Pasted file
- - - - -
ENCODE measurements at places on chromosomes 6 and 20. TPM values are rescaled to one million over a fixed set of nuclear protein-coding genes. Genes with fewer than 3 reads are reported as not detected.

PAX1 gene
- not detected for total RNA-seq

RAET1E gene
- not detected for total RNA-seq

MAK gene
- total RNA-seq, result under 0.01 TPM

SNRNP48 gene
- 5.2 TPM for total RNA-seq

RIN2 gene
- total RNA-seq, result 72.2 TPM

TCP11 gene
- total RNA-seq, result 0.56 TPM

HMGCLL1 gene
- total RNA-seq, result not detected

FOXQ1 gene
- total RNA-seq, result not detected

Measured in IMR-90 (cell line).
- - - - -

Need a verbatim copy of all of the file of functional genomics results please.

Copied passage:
ENCODE measurements at places on chromosomes 6 and 20. TPM values are rescaled to one million over a fixed set of nuclear protein-coding genes. Genes with fewer than 3 reads are reported as not detected.

PAX1 gene
- not detected for total RNA-seq

RAET1E gene
- not detected for total RNA-seq

MAK gene
- total RNA-seq, result under 0.01 TPM

SNRNP48 gene
- 5.2 TPM for total RNA-seq

RIN2 gene
- total RNA-seq, result 72.2 TPM

TCP11 gene
- total RNA-seq, result 0.56 TPM

HMGCLL1 gene
- total RNA-seq, result not detected

FOXQ1 gene
- total RNA-seq, result not detected

Measured in IMR-90 (cell line).